If you’re planning a wedding, work function or birthday party, the chances are this is the first time you’ve ever had to hire live musicians. Here’s a few things a lot of people don't often consider that can help your event run a bit more smoothly.
What will your Guests like?
Clients, especially wedding clients, often want to pick and choose songs from the set list, and that’s great. I love working with people to make their event in to something they’ll love, and quite frankly if I can have the occasional week off from having to play Mr Brightside I’m not going to complain! However, having recently planned a wedding myself, I know how easy it is to forget that the experience of your guests is every bit as important as your own. The music and the food are usually the two things guests enjoy most at any party, and it’s not much of a party if you’re the only one dancing. Yet at several events I’ve had a long list of songs the client wants me not to play, only for the audience to beg me to play those songs on the night. An experienced musician will know which songs have the best probability of getting the majority of your guests up to dance and have a good time.
If you want your guests going home satisfied, the best thing to do is often to give the musicians a free hand to choose 90% of the set list. If they’ve been performing for a while your function musician should be pretty good at gauging an audience and knowing what they’ll like based on their age and how they react to the first few songs they play. I usually start my sets with an old song, a modern song, something a little rock ‘n’ roll and maybe a pop or soul song. From the reaction those four songs get I know which ones to scrap and which ones to add to my set list for the rest of the night. Tell your band one or two songs you absolutely want to hear, one or two you absolutely don’t and hopefully they can do the rest. Not only is it better for your party, but it’s less work for you as well!
Does Your Venue Have a Sound Limiter?
This is the one I often find catches out clients the most. A lot of venues have restrictions on the volume of music, and the times at which it’s allowed to be played. If it’s a hotel the reason is fairly obvious, but a lot of other venues have restrictions placed upon them because of frequent complaints. Where that becomes a problem is that clients often don’t find out about these restrictions until after the venue has been paid for, because they didn’t know to ask and the venue owners didn’t want to lose a sale by bringing it up themselves.
There hasn’t been a summer yet where I haven’t had a client give me a panicked call because a venue has just emailed them their noise restriction guidelines a few weeks before the event. Overly strict noise regulations can really ruin your night. As well as taking some of the atmosphere out of the event by reducing the volume of music, you’ll also see a reduced level of performance from the band. This is because they’ll all be watching the sound limiter throughout the night to make sure they don’t see a red light, rather than engaging with your audience as both you and they would prefer.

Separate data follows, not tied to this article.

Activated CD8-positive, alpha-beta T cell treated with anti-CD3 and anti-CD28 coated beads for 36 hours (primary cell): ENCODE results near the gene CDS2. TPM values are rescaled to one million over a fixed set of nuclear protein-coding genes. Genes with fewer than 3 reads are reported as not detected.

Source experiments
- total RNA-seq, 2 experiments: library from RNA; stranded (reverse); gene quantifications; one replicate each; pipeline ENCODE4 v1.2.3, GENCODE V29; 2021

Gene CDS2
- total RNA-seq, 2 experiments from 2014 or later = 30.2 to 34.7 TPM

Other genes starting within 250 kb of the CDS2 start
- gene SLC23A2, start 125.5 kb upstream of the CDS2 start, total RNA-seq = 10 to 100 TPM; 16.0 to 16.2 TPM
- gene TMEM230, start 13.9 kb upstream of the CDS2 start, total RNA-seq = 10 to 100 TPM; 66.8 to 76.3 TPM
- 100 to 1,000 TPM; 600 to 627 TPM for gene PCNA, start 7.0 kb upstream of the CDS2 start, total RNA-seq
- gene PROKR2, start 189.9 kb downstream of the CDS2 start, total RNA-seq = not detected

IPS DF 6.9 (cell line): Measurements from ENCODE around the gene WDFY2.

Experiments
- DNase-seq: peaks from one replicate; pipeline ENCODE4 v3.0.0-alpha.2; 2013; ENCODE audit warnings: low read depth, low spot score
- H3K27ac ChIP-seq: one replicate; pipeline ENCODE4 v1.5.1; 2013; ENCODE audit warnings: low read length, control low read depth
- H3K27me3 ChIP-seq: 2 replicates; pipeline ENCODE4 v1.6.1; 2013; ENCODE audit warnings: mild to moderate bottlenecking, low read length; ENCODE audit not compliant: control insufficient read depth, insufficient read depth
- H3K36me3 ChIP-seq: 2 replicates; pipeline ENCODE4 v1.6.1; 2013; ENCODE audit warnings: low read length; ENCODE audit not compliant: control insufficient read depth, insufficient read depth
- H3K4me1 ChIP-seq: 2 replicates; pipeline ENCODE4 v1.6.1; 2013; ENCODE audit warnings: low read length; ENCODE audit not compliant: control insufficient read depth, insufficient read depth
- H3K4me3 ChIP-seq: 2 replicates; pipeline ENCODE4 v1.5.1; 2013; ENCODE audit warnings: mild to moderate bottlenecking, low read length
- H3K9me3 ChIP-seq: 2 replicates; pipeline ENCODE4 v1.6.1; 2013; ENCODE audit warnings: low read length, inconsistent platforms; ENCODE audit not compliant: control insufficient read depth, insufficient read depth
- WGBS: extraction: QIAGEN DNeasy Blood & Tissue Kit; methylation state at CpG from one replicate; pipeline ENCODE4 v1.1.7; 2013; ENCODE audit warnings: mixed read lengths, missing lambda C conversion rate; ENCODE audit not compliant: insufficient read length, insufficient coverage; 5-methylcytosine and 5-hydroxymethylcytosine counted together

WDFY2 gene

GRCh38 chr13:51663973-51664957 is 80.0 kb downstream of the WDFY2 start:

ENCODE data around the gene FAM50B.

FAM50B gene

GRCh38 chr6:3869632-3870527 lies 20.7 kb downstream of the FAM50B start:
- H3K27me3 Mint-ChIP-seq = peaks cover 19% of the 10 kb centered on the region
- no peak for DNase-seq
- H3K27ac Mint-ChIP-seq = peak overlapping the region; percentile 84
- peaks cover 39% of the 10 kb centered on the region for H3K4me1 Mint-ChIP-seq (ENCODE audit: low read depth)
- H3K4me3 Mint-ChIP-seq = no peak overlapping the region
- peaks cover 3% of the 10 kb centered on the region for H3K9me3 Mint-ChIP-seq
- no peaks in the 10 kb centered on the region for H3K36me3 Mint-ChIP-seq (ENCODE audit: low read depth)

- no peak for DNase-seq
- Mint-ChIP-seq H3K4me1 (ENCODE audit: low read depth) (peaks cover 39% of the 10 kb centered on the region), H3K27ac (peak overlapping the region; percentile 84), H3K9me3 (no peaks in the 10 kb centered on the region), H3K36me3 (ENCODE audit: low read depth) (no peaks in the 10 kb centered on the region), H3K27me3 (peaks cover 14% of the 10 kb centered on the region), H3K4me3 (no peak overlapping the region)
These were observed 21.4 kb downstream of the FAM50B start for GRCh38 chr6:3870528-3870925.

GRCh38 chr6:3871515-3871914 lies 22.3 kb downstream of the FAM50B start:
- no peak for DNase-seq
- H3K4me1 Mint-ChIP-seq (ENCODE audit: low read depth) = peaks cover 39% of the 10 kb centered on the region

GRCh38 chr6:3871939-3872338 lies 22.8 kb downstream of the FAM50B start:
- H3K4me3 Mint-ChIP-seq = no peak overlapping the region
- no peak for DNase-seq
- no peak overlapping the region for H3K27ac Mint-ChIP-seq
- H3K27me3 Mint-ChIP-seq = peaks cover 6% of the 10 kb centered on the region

Here’s some questions you can ask your venue to sort the good from the bad
1) Do they have a sound limiter?
A sound limiter is a microphone hooked up to a box that cuts the power to the stage when the sound exceeds a certain limit. Some bands will refuse to play in venues that have these point blank because the sudden loss of power can damage sensitive musical equipment.
2) If it has a sound limiter what is the decibel limit?
Most are set to 90 db. It’s quite a low limit, but it’s achievable for smaller bands to stay under this limit. A band of more than four will probably struggle, and you may wish to consider booking a smaller group if you’ve already paid for a venue with a limiter. Some venues have decibel limits of 80 db. This isn’t far above the volume of a room full of people talking. I’ve played events with an 80 db sound limiter where the sound of the audience cheering after a song has cut the power out. You could maybe get away with an acoustic solo singer if you absolutely love the venue or you’re already booked in, but otherwise avoid these venues like the plague.
3) How close is the limiter to the stage?
I’ve played a few venues that had reasonable limits, 90 or above, but the microphone picking up the sound was right by where the speakers would be. This is the part of the room most sensitive to volume change, and so the slightest fluctuation can set it off. Since noise complaints come from neighbours, the microphone should be at the opposite end of the room to the source of the music, giving a more accurate reading on what the sound is likely to be outside.
· How Flexible is Your Musician?
Booking any kind of party music can be one of the biggest expenses of the process, so you want to get the most for your money. Here’s a few things to check your wedding guitarist, singer or function band will do before you send your deposit.
1) Do they provide music in between sets?
If you’re hiring a party band or a singer for an event their performance will, assuming they’re good, be the part of the night that your guests will get up and dance for. To keep the atmosphere goin